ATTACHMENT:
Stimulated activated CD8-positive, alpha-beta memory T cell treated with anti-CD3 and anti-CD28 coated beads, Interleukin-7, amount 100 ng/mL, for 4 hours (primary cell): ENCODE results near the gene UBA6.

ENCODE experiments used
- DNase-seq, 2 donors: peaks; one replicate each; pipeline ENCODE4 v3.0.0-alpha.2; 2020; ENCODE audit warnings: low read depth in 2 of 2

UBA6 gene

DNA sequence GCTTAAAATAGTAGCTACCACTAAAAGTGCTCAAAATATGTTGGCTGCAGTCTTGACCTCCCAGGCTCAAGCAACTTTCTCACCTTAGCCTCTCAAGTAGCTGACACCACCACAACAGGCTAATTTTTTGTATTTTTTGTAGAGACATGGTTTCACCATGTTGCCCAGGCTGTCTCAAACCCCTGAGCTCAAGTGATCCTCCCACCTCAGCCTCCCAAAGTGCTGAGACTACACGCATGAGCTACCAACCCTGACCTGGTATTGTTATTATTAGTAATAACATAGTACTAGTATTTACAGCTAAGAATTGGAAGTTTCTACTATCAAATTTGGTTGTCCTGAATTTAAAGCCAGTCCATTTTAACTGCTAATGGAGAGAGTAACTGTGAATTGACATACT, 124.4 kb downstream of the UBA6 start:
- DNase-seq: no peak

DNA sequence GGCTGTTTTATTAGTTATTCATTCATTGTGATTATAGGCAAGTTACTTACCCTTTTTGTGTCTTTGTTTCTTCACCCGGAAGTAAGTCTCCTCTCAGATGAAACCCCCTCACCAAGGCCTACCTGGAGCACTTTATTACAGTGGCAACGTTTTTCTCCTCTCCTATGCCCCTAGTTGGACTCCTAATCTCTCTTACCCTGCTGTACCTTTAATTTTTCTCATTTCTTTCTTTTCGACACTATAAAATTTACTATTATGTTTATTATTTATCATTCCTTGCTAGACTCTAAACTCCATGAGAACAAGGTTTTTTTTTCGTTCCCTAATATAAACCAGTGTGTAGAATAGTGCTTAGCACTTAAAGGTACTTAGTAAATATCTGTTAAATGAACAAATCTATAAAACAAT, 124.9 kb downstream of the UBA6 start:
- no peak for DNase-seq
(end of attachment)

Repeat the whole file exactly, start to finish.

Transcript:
Stimulated activated CD8-positive, alpha-beta memory T cell treated with anti-CD3 and anti-CD28 coated beads, Interleukin-7, amount 100 ng/mL, for 4 hours (primary cell): ENCODE results near the gene UBA6.

ENCODE experiments used
- DNase-seq, 2 donors: peaks; one replicate each; pipeline ENCODE4 v3.0.0-alpha.2; 2020; ENCODE audit warnings: low read depth in 2 of 2

UBA6 gene

DNA sequence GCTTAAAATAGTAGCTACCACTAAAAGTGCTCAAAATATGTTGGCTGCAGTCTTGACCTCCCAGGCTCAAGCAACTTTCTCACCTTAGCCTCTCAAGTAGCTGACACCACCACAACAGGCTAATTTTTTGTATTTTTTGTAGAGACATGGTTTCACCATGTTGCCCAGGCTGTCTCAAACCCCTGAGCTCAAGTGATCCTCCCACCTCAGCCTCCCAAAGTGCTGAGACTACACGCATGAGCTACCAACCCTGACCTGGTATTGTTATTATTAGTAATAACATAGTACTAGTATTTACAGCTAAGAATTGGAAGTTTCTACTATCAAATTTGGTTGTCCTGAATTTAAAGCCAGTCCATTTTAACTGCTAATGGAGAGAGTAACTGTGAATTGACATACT, 124.4 kb downstream of the UBA6 start:
- DNase-seq: no peak

DNA sequence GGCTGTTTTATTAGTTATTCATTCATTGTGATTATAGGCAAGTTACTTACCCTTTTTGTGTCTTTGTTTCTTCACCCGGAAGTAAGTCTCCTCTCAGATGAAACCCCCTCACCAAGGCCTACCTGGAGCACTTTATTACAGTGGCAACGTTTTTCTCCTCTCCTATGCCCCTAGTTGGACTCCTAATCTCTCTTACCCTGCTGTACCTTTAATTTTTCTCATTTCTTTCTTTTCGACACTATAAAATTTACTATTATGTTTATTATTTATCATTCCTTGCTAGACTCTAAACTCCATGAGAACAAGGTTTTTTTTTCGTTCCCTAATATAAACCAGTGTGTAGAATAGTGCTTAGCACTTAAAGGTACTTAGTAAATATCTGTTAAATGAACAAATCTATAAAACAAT, 124.9 kb downstream of the UBA6 start:
- no peak for DNase-seq